Shortly after the circle formation and on your left you will come to the T shape rocked outline intersection. Head off to your left and you are on your way to the Mt. Rosa summit. When you reach the top of Mt. Rosa (11,499 ft) you have a great 360% view of Colorado. I have updated the slide show on the blog and commented the pictures that I took. Lying at the top of Mt. Rosa was an 8-inch long tube and about 3-inches in diameter with a cable connected to one end and a screw off cap on the other. The cable was attached to the ground inside a pile of rocks. At first I wasn’t sure what it was, thought it might be a weather measurement tool, to collect temperature, hydrometer or barometric pressure. I had to look, so I picked it up and screwed off the cap and inside found a rolled up logbook and pen. I pulled out the rolled up paper and found the names, dates and residency of folks who had reached the summit before me. So like the others before me I put down my name, date and comment. It was pretty cool!
While at the top I rested for a few minutes, drank some water and pulled my trek poles out to make the hike back down. The gravel is loose and I try to move quick as I come down and they will help you keep your balance when you slip, and you will. Also remember to lift you feet as you are coming down. Rocks and roots stick-up and if you don’t lift your feet, the toe of your boot or shoe will catch and you are in for a header. Another reason the trek poles come in handy as they will stop you.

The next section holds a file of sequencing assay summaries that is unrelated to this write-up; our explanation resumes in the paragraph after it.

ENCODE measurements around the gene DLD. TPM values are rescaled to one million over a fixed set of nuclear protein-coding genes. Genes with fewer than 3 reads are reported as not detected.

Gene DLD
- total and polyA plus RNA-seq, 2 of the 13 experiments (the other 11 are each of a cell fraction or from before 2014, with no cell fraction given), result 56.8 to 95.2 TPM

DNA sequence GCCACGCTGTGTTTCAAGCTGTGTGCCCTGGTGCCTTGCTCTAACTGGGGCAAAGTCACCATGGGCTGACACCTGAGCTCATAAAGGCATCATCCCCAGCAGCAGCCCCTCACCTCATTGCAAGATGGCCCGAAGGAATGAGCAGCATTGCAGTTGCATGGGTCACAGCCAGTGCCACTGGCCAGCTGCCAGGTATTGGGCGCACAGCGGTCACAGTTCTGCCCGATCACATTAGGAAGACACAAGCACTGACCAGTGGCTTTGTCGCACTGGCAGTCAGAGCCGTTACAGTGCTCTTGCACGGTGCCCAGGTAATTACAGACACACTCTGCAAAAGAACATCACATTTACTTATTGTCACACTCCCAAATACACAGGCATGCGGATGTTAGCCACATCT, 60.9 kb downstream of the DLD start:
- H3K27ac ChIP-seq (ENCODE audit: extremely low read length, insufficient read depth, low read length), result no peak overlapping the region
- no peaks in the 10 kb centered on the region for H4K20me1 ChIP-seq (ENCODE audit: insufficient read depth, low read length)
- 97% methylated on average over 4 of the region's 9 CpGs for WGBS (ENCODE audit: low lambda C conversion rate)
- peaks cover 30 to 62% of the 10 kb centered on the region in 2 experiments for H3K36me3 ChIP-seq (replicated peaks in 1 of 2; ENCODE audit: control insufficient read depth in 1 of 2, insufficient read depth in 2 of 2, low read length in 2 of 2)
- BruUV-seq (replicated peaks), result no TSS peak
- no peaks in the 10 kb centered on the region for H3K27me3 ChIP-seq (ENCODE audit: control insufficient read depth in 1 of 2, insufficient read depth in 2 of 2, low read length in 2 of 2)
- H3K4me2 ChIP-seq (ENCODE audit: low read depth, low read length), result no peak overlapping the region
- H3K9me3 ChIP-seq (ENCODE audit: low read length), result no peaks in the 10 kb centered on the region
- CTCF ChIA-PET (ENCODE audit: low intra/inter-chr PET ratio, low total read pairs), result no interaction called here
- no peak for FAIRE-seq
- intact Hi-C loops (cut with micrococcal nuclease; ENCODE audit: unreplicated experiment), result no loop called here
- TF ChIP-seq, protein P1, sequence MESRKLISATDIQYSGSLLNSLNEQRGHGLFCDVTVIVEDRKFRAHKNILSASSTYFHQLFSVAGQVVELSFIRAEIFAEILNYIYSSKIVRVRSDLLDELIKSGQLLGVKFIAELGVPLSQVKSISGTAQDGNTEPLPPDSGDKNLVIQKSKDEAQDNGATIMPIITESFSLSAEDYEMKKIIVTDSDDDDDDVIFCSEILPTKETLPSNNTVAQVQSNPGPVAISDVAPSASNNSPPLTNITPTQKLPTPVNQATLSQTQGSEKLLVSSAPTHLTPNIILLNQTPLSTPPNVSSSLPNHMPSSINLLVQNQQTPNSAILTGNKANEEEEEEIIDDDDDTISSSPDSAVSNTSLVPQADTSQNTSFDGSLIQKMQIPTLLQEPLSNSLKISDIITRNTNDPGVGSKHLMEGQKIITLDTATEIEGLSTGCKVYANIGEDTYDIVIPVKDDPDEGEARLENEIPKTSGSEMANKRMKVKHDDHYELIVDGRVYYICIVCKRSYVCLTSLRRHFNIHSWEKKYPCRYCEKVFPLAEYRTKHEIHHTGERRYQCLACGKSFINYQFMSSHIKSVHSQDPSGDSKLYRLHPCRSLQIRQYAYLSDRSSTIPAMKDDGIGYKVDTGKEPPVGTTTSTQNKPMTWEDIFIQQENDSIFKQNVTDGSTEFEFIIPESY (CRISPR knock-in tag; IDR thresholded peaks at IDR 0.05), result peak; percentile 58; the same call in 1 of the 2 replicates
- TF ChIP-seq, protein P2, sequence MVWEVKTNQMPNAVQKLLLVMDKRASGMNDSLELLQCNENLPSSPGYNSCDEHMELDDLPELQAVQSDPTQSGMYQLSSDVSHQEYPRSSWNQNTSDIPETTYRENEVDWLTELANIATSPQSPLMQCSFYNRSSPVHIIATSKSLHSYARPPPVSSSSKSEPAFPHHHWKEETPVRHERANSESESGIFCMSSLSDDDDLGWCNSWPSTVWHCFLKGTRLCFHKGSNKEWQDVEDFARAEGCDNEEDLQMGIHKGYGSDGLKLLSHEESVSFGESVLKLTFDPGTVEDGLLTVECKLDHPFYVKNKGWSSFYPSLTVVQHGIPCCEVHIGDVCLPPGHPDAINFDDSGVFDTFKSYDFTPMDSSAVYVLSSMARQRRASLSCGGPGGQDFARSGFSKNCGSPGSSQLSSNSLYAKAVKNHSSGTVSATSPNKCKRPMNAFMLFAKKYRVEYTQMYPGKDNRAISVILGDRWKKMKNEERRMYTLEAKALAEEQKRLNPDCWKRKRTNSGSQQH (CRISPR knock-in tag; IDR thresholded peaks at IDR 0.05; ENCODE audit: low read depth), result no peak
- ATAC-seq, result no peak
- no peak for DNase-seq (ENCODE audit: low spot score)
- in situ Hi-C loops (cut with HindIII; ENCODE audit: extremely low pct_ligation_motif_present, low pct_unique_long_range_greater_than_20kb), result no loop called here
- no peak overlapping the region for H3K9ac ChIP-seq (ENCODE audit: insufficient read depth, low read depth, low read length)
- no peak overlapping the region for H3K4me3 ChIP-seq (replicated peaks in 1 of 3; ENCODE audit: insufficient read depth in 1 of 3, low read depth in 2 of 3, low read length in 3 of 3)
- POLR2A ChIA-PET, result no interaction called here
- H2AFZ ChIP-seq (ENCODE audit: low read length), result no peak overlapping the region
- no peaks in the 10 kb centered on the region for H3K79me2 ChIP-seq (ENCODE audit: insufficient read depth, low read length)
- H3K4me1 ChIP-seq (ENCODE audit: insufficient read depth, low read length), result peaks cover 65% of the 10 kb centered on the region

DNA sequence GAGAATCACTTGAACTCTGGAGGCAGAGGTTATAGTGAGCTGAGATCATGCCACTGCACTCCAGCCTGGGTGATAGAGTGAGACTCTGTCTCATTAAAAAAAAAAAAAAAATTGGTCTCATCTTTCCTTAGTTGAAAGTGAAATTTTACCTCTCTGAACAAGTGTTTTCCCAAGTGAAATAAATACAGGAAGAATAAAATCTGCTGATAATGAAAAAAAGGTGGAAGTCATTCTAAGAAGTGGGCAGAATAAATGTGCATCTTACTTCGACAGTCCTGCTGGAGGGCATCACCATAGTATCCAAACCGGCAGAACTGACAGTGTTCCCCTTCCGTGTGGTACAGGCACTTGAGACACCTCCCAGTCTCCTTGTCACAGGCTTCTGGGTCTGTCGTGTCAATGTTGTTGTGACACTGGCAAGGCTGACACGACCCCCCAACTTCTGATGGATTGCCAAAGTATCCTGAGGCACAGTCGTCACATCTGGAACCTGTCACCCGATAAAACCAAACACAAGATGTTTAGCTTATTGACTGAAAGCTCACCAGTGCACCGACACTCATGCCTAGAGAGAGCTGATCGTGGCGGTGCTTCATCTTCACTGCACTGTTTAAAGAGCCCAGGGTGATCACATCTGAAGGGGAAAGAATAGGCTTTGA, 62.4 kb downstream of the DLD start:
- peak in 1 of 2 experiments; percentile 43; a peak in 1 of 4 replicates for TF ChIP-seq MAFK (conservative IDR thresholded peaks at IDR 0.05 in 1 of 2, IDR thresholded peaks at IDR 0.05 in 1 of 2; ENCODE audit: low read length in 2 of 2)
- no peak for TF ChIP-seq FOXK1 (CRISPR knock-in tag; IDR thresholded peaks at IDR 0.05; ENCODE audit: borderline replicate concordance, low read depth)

According to my GPS the entire hike was 15.8/Miles. Total hiking time was 6.5/hours and I had logged about 1/hour of stopped time, for breaks, photos and to catch my breath. The slowest portion was going up trails #624 and #672 as it is a fairly decent incline. The rest of the trails from that point are mainly down hill, so you can move pretty quickly and catch up on lost time.
On my way back down the summit trail to Mt. Rosa I ran into the first other hikers I had seen that morning. I think they were pissed that someone had already beaten them to the top. I shouldn’t say pissed but I am the say way that’s one of the reasons I leave so early. It appeared to be a married couple with their two dogs. I said hello and she said you must have started early this morning. I replied with yeah, I wanted to be the first one at the top.
I didn’t encounter anyone else until I caught the Seven Bridges trail on my way back to Gold Camp Road. I think some of the folks I came across were a little intimidated by me as we passed. I was moving pretty quick and came upon most of them by surprise to them. I had a 15/inch bowie knife strapped on my hip. Wearing an orange beanie with goggles, my hiking boots, hiking pants and a long sleeve spandex shirt with a full pack on.
Firstly the knife was probably a little scary to them and secondly I looked a little creepy like I had just come out of the mountains on a 15.8 mile hike. Most of the folks on the trail are out with their families and probably do two miles in and back. Not only that, I stank from all the sweat. I mean I could smell myself and I am sure as I passed folks that they caught a whiff as well.